From the press release: From the moment he is handed a possibility of making the first alien contact, Saunders Maxwell decides he will do it, even if doing so takes him through hell and back.
A dispute over the land rights on a property where several significant and valuable dinosaur fossils have been discovered could completely change how future fossil digs are run.
The fight is between the ranchers who own the surface rights to the property in question, and the owners who possess the mineral rights. The latter are claiming, and have won in federal court, that fossils are minerals and thus belong to them.
That court decision however upturned more than a century of practice, where fossils were always considered part of the surface rights only.
The ruling sent shock waves through the paleontology world, threatening to upend the way fossil hunters have operated for decades.
It would make searching for fossils extremely complicated, said David Polly, a former president of the Society of Vertebrate Paleontology, based in Bethesda, Maryland, because paleontologists would need to navigate both surface ownership—to get to the dig location—and mineral ownership of a parcel. Often, mineral rights are hard to find and frequently change hands between large corporations.
The article says this decision could threaten previous finds, but I think that is hyperbole. On issues like this the statue of limitations would apply, and would make almost all challenges on earlier fossil finds moot.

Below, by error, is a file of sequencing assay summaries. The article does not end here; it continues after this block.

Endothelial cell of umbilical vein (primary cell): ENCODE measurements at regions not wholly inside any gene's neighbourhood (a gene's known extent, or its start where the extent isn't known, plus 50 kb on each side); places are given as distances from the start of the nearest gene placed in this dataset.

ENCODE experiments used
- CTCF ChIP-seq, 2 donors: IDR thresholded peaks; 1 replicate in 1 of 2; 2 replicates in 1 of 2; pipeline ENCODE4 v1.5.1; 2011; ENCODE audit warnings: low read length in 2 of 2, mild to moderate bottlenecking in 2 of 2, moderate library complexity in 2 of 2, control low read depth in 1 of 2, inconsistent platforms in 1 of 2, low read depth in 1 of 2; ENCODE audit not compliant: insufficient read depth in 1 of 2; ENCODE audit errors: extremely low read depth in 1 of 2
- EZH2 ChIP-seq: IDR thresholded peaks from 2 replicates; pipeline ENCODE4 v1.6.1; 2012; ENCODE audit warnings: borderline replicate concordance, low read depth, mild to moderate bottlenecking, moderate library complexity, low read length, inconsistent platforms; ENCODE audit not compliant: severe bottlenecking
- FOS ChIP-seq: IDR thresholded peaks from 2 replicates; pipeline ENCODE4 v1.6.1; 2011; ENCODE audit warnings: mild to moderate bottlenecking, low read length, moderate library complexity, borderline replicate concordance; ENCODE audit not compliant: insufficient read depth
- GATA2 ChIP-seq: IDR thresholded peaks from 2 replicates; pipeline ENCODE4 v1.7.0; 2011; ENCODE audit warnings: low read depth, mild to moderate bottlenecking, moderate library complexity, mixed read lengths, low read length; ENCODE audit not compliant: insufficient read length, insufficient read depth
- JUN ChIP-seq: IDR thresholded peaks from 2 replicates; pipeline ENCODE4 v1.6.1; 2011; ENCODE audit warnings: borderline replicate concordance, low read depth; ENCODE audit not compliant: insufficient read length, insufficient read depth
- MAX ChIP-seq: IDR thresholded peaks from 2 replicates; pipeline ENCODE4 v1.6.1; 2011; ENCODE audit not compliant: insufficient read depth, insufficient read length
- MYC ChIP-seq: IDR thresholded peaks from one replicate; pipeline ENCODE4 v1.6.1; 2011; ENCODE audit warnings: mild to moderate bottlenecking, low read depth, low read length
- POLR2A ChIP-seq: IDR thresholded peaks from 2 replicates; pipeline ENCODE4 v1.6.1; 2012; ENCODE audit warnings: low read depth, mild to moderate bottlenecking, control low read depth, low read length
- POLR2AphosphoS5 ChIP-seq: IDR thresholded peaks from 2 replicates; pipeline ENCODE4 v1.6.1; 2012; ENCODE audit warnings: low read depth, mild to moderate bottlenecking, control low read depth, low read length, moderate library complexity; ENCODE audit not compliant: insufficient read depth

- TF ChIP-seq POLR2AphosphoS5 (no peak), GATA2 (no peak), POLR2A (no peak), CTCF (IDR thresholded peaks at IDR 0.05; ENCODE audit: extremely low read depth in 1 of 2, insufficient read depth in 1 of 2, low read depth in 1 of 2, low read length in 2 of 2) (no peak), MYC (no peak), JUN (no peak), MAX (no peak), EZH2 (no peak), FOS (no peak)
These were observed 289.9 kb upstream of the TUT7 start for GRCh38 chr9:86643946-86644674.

Nonetheless, the issue is still before the courts. The federal court has decided to vacate its decision and has instead let the case shift to the state supreme court in Montana, which is expected to take up the case later this year.
Every July, to celebrate the anniversary of the start of Behind the Black in 2010, I hold a month-long fund-raising campaign to make it possible for me to continue my work here for another year.
This year's fund-raising drive however is more significant in that it is also the 10th anniversary of this website's founding. It is hard to believe, but I have been doing this for a full decade, during which I have written more than 22,000 posts, of which more than 1,000 were essays and almost 2,600 were evening pauses.
This year's fund drive is also more important because of the growing intolerance of free speech and dissent in American culture. Increasingly people who don't like what they read are blatantly acting to blackball sites like mine. I have tried to insulate myself from this tyrannical effort by not depending on Google advertising or cross-posts Facebook or Twitter. Though this prevents them from having a hold on me, it also acts to limit my exposure.
Therefore, I hope you will please consider donating to Behind the Black, by giving either a one-time contribution or a regular subscription, as outlined in the tip jar below. Your support will allow me to continue covering science and culture as I have for the past twenty years, independent and free from any outside influence.
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